4) There is no way as many people could be “in” on things as are required without someone tripping up or, conversely, no way as many people could be clueless to such elaborate events unfolding in (supposed) secrecy around them.

5) There are several events that, even after the book is wrapped up, don’t make sense in context of the given explanation / conclusion.

Perhaps others will not be as “demanding” as I am about characters’ behavior and the suspension of belief required, but I was disappointed that a premise that could have delivered so much came up so short.

Benjamin’s Parasite by Jeff Strand

Benjamin’s Parasite by Jeff StrandAt any given moment, the human body contains millions of parasites. This is the story of just one. A really, really nasty one.

There may well never have been a bigger understatement in the history of official book summaries. Combining horror and comedy in such a way that neither overpowers the other is a delicate operation, but it’s something author Jeff Strand has demonstrated time and again he is a master of doing with surgical precision. And you gotta know when a book starts with a meat cleaver rampage that things can only go in one direction intensity wise, and Strand doesn’t disappoint.

After attending the funeral of one of his students, the perpetrator of the meat cleaver rampage in fact, high school teacher Benjamin Wilson begins to feel, well… odd. At first the changes affecting Benjamin are merely an inconvenience; namely, the inability to control his cravings for sex and candy. But hey, how can more sex and candy really be a bad thing, right? There are also stomach pains, however, which Benjamin initially writes off as the result of the massive candy consumption.

Except that the pains don’t go away when he goes cold turkey on the candy, they actually get worse. Considerably worse. So much so that, after collapsing at work with incapacitating pain, Benjamin ends up in the hospital, where he receives the news he has an intestinal parasite… one that x-rays reveal looks like “a squid monster” much to Benjamin’s horror. Surgical removal being the only option, Benjamin is prepped for surgery and whisked to the OR. And this, folks, is where business picks up and things go seriously awry.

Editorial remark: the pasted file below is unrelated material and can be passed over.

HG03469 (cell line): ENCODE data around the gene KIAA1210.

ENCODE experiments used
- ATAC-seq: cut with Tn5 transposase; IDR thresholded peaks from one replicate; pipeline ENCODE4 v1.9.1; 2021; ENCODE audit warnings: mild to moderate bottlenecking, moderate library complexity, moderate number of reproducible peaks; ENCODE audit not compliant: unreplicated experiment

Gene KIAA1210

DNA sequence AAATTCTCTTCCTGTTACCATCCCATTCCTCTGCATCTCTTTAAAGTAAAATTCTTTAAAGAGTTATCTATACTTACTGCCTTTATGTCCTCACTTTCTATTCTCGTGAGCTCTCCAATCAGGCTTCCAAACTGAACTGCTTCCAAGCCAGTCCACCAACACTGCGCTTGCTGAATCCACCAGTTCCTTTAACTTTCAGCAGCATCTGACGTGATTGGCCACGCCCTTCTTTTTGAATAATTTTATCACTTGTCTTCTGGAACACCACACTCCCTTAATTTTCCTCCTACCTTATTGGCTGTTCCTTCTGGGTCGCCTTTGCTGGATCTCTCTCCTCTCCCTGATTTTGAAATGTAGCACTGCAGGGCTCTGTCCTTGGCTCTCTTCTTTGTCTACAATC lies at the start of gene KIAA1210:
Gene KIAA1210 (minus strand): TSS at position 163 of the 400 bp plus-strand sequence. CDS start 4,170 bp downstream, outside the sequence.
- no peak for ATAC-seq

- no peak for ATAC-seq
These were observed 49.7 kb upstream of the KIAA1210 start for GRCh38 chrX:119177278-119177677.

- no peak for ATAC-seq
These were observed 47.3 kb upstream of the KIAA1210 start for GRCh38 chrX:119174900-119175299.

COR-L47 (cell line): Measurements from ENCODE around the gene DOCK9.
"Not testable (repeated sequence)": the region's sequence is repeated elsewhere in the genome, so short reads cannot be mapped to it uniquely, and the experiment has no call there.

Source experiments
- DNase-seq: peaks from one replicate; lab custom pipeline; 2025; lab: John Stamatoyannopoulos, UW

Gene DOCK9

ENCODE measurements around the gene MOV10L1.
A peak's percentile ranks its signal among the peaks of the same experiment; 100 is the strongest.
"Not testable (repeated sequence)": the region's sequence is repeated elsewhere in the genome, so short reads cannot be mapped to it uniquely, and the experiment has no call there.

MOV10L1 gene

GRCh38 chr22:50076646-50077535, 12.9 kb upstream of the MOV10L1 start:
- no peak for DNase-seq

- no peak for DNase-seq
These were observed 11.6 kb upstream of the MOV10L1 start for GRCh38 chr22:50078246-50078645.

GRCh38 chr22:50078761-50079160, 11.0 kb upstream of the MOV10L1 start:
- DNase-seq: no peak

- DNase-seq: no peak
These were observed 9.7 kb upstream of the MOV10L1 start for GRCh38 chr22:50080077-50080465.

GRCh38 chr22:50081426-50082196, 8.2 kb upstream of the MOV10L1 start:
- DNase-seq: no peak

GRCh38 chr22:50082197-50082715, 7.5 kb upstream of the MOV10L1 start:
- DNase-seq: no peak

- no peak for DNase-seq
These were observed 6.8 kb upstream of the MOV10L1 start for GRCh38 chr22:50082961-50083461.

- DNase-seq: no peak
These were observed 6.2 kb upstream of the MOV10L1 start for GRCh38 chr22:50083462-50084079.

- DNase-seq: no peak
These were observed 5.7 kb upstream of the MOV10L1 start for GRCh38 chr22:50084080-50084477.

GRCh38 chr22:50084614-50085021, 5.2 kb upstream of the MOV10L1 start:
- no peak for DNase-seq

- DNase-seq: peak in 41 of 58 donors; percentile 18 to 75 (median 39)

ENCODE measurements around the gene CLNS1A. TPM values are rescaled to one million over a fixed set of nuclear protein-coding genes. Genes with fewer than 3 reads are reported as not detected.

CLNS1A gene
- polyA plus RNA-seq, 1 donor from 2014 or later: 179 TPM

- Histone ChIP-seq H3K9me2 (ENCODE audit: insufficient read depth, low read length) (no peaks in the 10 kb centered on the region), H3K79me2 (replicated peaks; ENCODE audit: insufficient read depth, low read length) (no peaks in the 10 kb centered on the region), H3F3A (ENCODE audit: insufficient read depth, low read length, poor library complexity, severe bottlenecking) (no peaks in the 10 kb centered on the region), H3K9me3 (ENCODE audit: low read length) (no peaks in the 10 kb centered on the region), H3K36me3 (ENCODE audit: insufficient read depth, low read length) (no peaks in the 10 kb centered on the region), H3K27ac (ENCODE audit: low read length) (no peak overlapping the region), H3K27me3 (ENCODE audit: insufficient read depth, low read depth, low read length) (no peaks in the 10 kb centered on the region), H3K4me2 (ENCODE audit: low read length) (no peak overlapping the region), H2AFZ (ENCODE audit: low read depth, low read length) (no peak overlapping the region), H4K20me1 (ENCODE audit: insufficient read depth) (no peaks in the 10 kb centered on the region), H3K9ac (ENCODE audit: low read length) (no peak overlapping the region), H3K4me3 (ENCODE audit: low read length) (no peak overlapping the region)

The Reapers by John Connolly

The Reapers by John ConnollyThose familiar with John Connolly’s Charlie Parker series are already acquainted with Louis & Angel; a hitman and burglar respectively, they usually serve as secondary characters to Parker’s lead. In The Reapers, Louis and Angel finally take center stage and the result is… mixed.

While I enjoyed the book tremendously, being a big fan of Angel I couldn’t help but come away somewhat disappointed at the lack of attention given to his character’s history. Louis’ youth and path to becoming a hitman, a Reaper, is explored beautifully and extensively, yet we were given nothing more about Angel in this offering than had already been alluded to in previous Parker outings.

Angel is such an interesting character in the way that he often serves as a bridge between Parker and Louis, as well as acts as Louis’ conscience on occasion, more about him and his history would have been more than welcomed.

Still, the story, which revolves around an event from Louis’ early years as a Reaper coming back to haunt him, is strong (duh, it’s Connolly) and the little appetizer tastes of Louis and Angel we normally have to settle for are finally served up here as a satisfying full course meal.

To find out more about John Connolly, Charlie Parker and Louis & Angel, visit Connolly’s website.

Pressure by Jeff Strand

Pressure by Jeff StrandIf you’ve not previously read anything by Jeff Strand there couldn’t possibly be a better place for you to start than with his new release, Pressure. Though Strand is the author of over a dozen books, with the publication of Pressure Strand has taken his already incredible talent to another level entirely.

What would you do if your best friend turned out to be a sociopathic killer? One who was obsessed with you and everything about your life? That’s the situation Alex faces when his friend Darren becomes increasingly manipulative and violent over the course of their relationship.

Starting when they meet at boarding school, Pressure follows the twisted relationship between Alex and Darren as it builds from kids being cruel, to young men pushing boundaries, to adults who end up in the fight of their lives, figuratively and literally, against each other.